Formula 1 racing has plenty of exciting elements to it that make it a premier sport for racing fans. The vehicles often average around 200 mph. Drivers often have open cockpits and not much else protecting them, aside from a helmet and flame-retardant suit. All of the race tracks have varying twists and turns as well as different track surface conditions. Even the environments of each track differ, from closed circuits to those happening in city streets. Unfortunately, like soccer, Formula 1 racing has a large following everywhere but in the United States. With this knowledge at hand, it is still surprising to see that Formula 1 racing doesn't have as many video game versions of the sport as NASCAR does, despite the overall world popularity. In fact, the last time someone attempted a Formula 1 racing title was during the PS3 launch. After a hiatus of several years, Codemasters has taken up the burden of making a Formula 1 title. With the help of Sumo Digital, F1 2009 was born on the PSP, and it proves to be a decent start to what could be a very exciting series.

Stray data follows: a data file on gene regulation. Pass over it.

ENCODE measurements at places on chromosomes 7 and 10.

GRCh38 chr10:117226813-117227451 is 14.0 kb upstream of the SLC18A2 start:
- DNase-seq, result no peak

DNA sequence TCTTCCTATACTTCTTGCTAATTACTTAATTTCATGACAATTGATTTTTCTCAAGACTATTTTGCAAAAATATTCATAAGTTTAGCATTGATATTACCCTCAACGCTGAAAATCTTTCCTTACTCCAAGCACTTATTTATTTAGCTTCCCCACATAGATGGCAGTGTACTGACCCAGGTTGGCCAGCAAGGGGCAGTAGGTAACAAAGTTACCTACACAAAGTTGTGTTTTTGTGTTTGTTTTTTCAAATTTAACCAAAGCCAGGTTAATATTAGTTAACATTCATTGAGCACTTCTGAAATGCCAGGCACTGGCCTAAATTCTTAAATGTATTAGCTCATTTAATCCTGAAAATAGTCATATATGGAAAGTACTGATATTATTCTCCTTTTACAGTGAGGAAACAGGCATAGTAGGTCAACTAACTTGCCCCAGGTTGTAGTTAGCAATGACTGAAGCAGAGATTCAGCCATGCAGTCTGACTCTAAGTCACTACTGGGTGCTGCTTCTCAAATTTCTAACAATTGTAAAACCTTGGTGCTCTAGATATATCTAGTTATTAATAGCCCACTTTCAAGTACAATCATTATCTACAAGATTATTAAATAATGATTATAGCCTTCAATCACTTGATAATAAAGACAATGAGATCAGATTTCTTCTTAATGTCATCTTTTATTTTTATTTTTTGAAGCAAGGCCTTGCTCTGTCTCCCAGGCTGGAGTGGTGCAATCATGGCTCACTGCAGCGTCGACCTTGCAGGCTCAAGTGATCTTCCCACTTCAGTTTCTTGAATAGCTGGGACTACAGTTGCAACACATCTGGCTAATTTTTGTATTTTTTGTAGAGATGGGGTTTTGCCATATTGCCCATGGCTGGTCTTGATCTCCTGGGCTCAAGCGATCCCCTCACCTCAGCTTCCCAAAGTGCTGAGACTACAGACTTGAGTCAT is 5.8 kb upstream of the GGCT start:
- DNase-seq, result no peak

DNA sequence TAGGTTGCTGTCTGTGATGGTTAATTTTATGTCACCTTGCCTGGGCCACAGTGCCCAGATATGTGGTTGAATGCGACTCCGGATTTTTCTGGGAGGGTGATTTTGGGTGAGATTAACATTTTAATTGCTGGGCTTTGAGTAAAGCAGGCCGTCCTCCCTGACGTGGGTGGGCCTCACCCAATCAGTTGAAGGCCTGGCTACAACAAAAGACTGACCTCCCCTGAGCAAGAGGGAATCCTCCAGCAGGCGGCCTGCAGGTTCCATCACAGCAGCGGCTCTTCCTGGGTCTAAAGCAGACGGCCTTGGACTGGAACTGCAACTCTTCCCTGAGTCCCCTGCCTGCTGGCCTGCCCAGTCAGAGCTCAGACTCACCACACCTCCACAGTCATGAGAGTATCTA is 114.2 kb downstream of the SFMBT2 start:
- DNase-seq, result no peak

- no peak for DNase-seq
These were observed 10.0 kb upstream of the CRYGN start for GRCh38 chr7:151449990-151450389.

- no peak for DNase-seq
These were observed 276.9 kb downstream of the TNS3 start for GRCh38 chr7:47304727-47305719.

After creating a profile, the player will be met with several options to choose from in the single-player mode. Quick Race lets you choose any car and track and start racing while Grand Prix Weekend lets you do the same but gives you the options of racing the practice runs and time trials associated with the track. Time Trials mode has you solely racing against the clock. Championship mode lets you re-create the 2009 F1 racing season, and Career has you expand that into a three-year journey to both gain the championship and become a repeat winner. Finally, Challenges mode has you completing specific tasks, such as passing as many checkpoints as possible in a short amount of time or simply winning races.
One thing that stands out greatly is just how much tweaking can be done to each and every race. With the exception of challenges, the difficulty of the game can be changed according to your preferences. Arcade racing fans can turn off everything, from penalties to car damage, and still bump up the opponent's skill level to give themselves a challenge. Meanwhile, simulation fans can make car damage and tire wear a factor and throw in lots of rain to make it as realistic as possible. The customization also goes down to car control and features like the presence of a racing line and other aids to help those who want to step on the gas instead of learning the intricacies of each course.